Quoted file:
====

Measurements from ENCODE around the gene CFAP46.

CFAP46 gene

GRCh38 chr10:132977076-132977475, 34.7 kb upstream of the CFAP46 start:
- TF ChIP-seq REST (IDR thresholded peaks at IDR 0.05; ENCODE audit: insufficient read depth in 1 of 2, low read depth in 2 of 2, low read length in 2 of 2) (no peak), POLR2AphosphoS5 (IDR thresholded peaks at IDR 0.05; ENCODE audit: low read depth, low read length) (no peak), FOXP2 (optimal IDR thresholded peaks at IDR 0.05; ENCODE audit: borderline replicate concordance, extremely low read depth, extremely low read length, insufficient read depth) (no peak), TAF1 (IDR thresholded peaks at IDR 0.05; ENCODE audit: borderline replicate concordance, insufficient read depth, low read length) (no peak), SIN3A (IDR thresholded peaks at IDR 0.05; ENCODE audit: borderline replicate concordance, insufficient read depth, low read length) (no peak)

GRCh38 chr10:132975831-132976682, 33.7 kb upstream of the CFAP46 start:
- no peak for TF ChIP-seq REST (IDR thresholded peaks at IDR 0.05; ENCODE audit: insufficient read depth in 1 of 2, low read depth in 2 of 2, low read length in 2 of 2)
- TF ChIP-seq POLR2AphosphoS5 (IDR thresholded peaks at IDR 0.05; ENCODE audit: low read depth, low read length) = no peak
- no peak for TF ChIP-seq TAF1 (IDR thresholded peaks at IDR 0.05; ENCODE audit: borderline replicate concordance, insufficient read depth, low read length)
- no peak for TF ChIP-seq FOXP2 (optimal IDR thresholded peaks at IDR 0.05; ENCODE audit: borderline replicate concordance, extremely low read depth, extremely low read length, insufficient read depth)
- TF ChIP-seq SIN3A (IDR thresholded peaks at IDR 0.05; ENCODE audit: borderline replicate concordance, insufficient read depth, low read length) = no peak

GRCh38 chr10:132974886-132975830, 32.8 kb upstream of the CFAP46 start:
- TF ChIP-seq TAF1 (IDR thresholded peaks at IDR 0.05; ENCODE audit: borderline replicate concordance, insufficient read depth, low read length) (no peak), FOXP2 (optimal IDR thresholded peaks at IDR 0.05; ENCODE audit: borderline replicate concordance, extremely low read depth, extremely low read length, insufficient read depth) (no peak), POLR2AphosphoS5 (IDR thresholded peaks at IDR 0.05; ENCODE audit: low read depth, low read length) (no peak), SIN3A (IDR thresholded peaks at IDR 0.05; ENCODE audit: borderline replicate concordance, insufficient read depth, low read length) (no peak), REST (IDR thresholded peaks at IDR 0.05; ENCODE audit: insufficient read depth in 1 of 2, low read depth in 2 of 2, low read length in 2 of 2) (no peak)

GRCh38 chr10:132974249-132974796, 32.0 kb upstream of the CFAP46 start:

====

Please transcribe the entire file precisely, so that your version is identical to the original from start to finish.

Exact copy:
Measurements from ENCODE around the gene CFAP46.

CFAP46 gene

GRCh38 chr10:132977076-132977475, 34.7 kb upstream of the CFAP46 start:
- TF ChIP-seq REST (IDR thresholded peaks at IDR 0.05; ENCODE audit: insufficient read depth in 1 of 2, low read depth in 2 of 2, low read length in 2 of 2) (no peak), POLR2AphosphoS5 (IDR thresholded peaks at IDR 0.05; ENCODE audit: low read depth, low read length) (no peak), FOXP2 (optimal IDR thresholded peaks at IDR 0.05; ENCODE audit: borderline replicate concordance, extremely low read depth, extremely low read length, insufficient read depth) (no peak), TAF1 (IDR thresholded peaks at IDR 0.05; ENCODE audit: borderline replicate concordance, insufficient read depth, low read length) (no peak), SIN3A (IDR thresholded peaks at IDR 0.05; ENCODE audit: borderline replicate concordance, insufficient read depth, low read length) (no peak)

GRCh38 chr10:132975831-132976682, 33.7 kb upstream of the CFAP46 start:
- no peak for TF ChIP-seq REST (IDR thresholded peaks at IDR 0.05; ENCODE audit: insufficient read depth in 1 of 2, low read depth in 2 of 2, low read length in 2 of 2)
- TF ChIP-seq POLR2AphosphoS5 (IDR thresholded peaks at IDR 0.05; ENCODE audit: low read depth, low read length) = no peak
- no peak for TF ChIP-seq TAF1 (IDR thresholded peaks at IDR 0.05; ENCODE audit: borderline replicate concordance, insufficient read depth, low read length)
- no peak for TF ChIP-seq FOXP2 (optimal IDR thresholded peaks at IDR 0.05; ENCODE audit: borderline replicate concordance, extremely low read depth, extremely low read length, insufficient read depth)
- TF ChIP-seq SIN3A (IDR thresholded peaks at IDR 0.05; ENCODE audit: borderline replicate concordance, insufficient read depth, low read length) = no peak

GRCh38 chr10:132974886-132975830, 32.8 kb upstream of the CFAP46 start:
- TF ChIP-seq TAF1 (IDR thresholded peaks at IDR 0.05; ENCODE audit: borderline replicate concordance, insufficient read depth, low read length) (no peak), FOXP2 (optimal IDR thresholded peaks at IDR 0.05; ENCODE audit: borderline replicate concordance, extremely low read depth, extremely low read length, insufficient read depth) (no peak), POLR2AphosphoS5 (IDR thresholded peaks at IDR 0.05; ENCODE audit: low read depth, low read length) (no peak), SIN3A (IDR thresholded peaks at IDR 0.05; ENCODE audit: borderline replicate concordance, insufficient read depth, low read length) (no peak), REST (IDR thresholded peaks at IDR 0.05; ENCODE audit: insufficient read depth in 1 of 2, low read depth in 2 of 2, low read length in 2 of 2) (no peak)

GRCh38 chr10:132974249-132974796, 32.0 kb upstream of the CFAP46 start: